KJM3810 – Catalysis and Industrial Chemistry
Schedule, syllabus and examination date
Changes in the course due to coronavirus
Autumn 2020 we plan for teaching and examinations to be conducted as described in the course description and on semester pages. However, changes may occur due to the corona situation. You will receive notifications about any changes at the semester page and/or in Canvas.
Spring 2020: Teaching and examinations was digitilized. See changes and common guidelines for exams at the MN faculty spring 2020.
The main goal of this course is to introduce the students to the key principles of industrial chemical processes. The course provides the basic knowledge of heterogeneous and homogeneous catalysis, adsorption and reaction kinetics, and chemical reactor theory. The core principles will be illustrated by examining several industrial processes that are crucial for the functioning of the modern society, including the chemistry, thermodynamics, reaction kinetics, and design features of each process. An excursion to a chemical plant will be a part of the course.
After completing this course, you will:
- have a basic quantitative and qualitative knowledge about heterogeneous and homogeneous catalysis, adsorption and reaction kinetics, and reactor theory
- be able to perform simple calculations of mass and heat balance in continuous chemical processes
- be familiar with the common types of industrial catalysts and their properties
- have an overview of quintessential industrial chemical processes that are important for the modern society
- have a basic understanding of how the thermodynamics, reaction kinetics, and reactor type contribute to the overall process design and technological choices
Admission to the course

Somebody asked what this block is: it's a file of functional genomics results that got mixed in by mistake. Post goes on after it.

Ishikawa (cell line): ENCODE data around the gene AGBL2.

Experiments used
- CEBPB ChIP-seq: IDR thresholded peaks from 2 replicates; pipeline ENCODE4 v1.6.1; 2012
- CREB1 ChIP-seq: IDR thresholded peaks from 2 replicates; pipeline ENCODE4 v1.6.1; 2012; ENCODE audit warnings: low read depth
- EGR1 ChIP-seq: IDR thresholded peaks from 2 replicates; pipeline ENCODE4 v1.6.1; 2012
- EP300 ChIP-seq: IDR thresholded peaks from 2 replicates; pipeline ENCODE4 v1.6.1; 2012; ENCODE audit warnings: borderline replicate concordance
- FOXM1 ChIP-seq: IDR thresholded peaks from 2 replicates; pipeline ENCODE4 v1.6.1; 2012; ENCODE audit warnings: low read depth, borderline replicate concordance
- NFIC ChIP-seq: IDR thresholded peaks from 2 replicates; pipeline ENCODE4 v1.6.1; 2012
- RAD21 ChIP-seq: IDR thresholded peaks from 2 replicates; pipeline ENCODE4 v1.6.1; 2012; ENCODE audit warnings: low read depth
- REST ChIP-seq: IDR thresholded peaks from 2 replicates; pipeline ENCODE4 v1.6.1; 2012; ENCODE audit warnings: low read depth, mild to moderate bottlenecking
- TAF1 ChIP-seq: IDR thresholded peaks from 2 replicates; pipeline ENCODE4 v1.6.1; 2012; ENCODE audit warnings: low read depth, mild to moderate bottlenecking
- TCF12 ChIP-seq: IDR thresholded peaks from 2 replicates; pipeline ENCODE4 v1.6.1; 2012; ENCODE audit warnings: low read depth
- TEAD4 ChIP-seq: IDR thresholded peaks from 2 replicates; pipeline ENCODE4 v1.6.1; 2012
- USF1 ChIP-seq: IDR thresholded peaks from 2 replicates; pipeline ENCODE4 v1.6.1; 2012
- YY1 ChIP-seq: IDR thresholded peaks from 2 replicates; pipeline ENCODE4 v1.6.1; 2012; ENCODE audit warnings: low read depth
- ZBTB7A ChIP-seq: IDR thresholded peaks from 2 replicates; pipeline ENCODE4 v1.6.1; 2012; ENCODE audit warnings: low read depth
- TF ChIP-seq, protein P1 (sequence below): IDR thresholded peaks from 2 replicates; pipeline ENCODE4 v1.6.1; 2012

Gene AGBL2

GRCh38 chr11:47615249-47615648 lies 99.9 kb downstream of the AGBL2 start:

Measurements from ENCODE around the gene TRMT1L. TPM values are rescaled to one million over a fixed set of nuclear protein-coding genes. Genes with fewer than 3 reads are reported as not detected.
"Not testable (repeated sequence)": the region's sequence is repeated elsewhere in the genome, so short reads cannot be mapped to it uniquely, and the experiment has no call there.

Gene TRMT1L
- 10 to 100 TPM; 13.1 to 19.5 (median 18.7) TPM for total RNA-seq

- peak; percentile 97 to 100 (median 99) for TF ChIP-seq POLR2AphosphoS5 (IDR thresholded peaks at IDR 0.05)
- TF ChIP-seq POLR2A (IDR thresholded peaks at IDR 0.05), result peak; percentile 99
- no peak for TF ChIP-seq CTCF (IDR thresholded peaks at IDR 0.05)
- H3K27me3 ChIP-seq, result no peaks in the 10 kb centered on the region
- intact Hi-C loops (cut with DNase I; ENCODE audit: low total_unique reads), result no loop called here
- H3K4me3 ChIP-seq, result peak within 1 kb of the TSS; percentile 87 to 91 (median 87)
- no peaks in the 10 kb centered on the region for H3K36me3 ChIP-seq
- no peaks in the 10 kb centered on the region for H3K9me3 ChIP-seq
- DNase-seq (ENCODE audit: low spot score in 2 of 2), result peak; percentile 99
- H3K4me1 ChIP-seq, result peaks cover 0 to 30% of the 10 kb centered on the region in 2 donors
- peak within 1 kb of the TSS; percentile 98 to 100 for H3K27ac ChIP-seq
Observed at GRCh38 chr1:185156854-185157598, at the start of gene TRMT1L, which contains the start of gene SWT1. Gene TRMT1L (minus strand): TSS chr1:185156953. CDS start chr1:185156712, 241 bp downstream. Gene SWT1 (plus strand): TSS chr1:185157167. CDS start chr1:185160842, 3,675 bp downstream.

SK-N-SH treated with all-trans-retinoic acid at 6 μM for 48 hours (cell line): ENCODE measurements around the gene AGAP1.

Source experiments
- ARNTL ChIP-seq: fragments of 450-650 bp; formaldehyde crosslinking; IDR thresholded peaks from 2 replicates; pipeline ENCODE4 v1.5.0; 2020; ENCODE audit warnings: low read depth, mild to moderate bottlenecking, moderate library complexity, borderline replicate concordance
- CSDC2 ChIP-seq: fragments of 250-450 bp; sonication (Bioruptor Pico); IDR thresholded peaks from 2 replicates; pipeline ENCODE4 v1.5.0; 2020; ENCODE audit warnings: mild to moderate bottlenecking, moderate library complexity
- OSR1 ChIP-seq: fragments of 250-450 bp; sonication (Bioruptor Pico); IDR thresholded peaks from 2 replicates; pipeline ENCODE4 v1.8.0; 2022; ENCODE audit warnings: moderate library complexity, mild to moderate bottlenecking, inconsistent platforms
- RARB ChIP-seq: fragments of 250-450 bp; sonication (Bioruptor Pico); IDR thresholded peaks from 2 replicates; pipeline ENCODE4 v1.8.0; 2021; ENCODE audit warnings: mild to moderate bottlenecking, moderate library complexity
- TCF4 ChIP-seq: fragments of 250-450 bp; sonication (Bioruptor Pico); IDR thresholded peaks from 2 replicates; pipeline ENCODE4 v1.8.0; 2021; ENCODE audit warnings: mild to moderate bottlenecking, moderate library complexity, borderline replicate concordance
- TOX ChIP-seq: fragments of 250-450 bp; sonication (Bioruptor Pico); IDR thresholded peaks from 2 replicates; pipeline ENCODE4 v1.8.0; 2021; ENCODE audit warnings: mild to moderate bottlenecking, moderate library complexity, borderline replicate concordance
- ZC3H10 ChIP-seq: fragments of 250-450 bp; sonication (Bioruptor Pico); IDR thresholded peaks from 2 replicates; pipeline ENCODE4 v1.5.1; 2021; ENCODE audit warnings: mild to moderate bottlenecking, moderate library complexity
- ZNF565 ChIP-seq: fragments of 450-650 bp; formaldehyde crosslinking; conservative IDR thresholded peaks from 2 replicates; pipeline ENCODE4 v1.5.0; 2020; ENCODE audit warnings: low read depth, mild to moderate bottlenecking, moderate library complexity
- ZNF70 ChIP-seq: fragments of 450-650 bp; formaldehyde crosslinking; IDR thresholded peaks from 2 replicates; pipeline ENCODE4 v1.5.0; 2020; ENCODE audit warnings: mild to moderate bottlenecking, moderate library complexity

Students who are admitted to study programmes at UiO must each semester register which courses and exams they wish to sign up for in Studentweb.
Special admission requirements
In addition to fulfilling the Higher Education Entrance Qualification, applicants have to meet the following special admission requirements:
- Mathematics R1 (or Mathematics S1 and S2) + R2
And in addition one of these:
- Physics (1+2)
- Chemistry (1+2)
- Biology (1+2)
- Information technology (1+2)
- Geosciences (1+2)
- Technology and theories of research (1+2)
The special admission requirements may also be covered by equivalent studies from Norwegian upper secondary school or by other equivalent studies (in Norwegian).
Recommended previous knowledge
KJM1101 – Generell kjemi, KJM1111 – Organic Chemistry I, KJM1121 – Inorganic Chemistry I and KJM2600 – Physical chemistry II - quantum chemistry and spectroscopy (continued) KJM2016 may be taken before, or in the same semester as KJM3810 – Catalysis and Industrial Chemistry
- 7 credits overlap with KJM3800 – Petrochemistry (continued).
30 hours lectures and 30 hours exercises.
One mandatory project assignment (oral presentation) must be approved before the final exam.
There will be one or several excursions related to key parts of the syllabus.
Attendance at the first lecture is mandatory. If you are unable to attend, you must notify the student administration at the Department of Chemistry before the first lecture starts.
- Written midterm exam (2 hours), which counts 25% % towards the finale grade.
- Final written exam (4 hours), which counts 75% towards the final grade.
Mandatory project assignment (presented in class) must be approved before you can sit for the final exam.
Examination support material
No examination support material is allowed.
Language of examination
The examination text is given in Norwegian.
You may write your examination paper in Norwegian, Swedish, Danish or English.
Grades are awarded on a scale from A to F, where A is the best grade and F is a fail. Read more about the grading system.
Resit an examination
Students who can document a valid reason for absence from the regular examination are offered a postponed examination at the beginning of the next semester.
Re-scheduled examinations are not offered to students who withdraw during, or did not pass the original examination.